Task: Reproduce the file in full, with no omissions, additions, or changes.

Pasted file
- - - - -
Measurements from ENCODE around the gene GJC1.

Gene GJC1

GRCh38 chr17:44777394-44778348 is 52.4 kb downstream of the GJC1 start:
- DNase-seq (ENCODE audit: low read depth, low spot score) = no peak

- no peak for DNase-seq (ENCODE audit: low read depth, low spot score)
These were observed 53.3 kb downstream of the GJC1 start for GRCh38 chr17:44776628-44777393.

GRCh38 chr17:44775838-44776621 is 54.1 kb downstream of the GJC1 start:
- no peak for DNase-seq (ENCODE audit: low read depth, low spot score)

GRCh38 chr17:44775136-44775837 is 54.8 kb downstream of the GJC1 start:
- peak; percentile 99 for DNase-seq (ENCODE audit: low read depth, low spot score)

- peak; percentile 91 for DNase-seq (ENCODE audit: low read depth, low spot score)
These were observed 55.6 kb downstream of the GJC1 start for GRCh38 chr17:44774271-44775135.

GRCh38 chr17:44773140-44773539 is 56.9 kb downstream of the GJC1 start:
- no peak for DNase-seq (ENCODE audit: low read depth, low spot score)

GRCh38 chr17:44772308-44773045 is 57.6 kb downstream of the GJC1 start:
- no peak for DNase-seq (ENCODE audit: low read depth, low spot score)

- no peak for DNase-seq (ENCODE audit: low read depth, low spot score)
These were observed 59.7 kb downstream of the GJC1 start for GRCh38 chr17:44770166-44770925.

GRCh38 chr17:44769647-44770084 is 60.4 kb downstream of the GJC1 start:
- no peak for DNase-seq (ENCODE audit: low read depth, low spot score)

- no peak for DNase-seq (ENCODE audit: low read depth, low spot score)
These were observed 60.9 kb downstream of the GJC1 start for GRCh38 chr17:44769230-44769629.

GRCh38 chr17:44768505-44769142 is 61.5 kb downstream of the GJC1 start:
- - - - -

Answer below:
Measurements from ENCODE around the gene GJC1.

Gene GJC1

GRCh38 chr17:44777394-44778348 is 52.4 kb downstream of the GJC1 start:
- DNase-seq (ENCODE audit: low read depth, low spot score) = no peak

- no peak for DNase-seq (ENCODE audit: low read depth, low spot score)
These were observed 53.3 kb downstream of the GJC1 start for GRCh38 chr17:44776628-44777393.

GRCh38 chr17:44775838-44776621 is 54.1 kb downstream of the GJC1 start:
- no peak for DNase-seq (ENCODE audit: low read depth, low spot score)

GRCh38 chr17:44775136-44775837 is 54.8 kb downstream of the GJC1 start:
- peak; percentile 99 for DNase-seq (ENCODE audit: low read depth, low spot score)

- peak; percentile 91 for DNase-seq (ENCODE audit: low read depth, low spot score)
These were observed 55.6 kb downstream of the GJC1 start for GRCh38 chr17:44774271-44775135.

GRCh38 chr17:44773140-44773539 is 56.9 kb downstream of the GJC1 start:
- no peak for DNase-seq (ENCODE audit: low read depth, low spot score)

GRCh38 chr17:44772308-44773045 is 57.6 kb downstream of the GJC1 start:
- no peak for DNase-seq (ENCODE audit: low read depth, low spot score)

- no peak for DNase-seq (ENCODE audit: low read depth, low spot score)
These were observed 59.7 kb downstream of the GJC1 start for GRCh38 chr17:44770166-44770925.

GRCh38 chr17:44769647-44770084 is 60.4 kb downstream of the GJC1 start:
- no peak for DNase-seq (ENCODE audit: low read depth, low spot score)

- no peak for DNase-seq (ENCODE audit: low read depth, low spot score)
These were observed 60.9 kb downstream of the GJC1 start for GRCh38 chr17:44769230-44769629.

GRCh38 chr17:44768505-44769142 is 61.5 kb downstream of the GJC1 start: